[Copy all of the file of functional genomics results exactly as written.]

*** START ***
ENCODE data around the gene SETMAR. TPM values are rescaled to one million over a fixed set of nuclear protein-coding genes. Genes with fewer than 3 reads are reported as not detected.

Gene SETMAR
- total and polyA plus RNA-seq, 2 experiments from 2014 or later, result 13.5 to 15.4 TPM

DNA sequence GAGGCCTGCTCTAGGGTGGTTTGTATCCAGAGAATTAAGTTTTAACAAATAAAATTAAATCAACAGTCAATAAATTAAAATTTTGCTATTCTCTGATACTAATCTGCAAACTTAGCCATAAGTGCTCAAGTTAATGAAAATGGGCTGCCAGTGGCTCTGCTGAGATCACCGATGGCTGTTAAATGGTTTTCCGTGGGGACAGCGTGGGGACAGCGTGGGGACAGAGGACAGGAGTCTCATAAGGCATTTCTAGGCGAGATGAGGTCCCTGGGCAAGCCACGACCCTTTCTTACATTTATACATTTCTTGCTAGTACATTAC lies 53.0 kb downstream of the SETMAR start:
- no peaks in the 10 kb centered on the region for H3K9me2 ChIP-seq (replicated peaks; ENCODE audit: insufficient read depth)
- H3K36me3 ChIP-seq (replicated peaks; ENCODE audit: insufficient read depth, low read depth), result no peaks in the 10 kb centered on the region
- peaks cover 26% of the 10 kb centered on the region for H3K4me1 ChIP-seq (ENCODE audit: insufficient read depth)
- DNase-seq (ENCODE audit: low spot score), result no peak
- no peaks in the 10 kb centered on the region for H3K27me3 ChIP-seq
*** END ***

ENCODE data around the gene SETMAR. TPM values are rescaled to one million over a fixed set of nuclear protein-coding genes. Genes with fewer than 3 reads are reported as not detected.

Gene SETMAR
- total and polyA plus RNA-seq, 2 experiments from 2014 or later, result 13.5 to 15.4 TPM

DNA sequence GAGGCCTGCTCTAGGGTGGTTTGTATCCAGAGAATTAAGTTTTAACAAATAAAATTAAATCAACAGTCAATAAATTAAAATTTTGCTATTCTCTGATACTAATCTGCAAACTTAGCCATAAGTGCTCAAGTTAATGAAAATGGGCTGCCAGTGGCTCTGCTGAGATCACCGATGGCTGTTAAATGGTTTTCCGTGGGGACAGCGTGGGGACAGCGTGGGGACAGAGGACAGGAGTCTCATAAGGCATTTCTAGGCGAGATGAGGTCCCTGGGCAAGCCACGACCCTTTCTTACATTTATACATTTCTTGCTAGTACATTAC lies 53.0 kb downstream of the SETMAR start:
- no peaks in the 10 kb centered on the region for H3K9me2 ChIP-seq (replicated peaks; ENCODE audit: insufficient read depth)
- H3K36me3 ChIP-seq (replicated peaks; ENCODE audit: insufficient read depth, low read depth), result no peaks in the 10 kb centered on the region
- peaks cover 26% of the 10 kb centered on the region for H3K4me1 ChIP-seq (ENCODE audit: insufficient read depth)
- DNase-seq (ENCODE audit: low spot score), result no peak
- no peaks in the 10 kb centered on the region for H3K27me3 ChIP-seq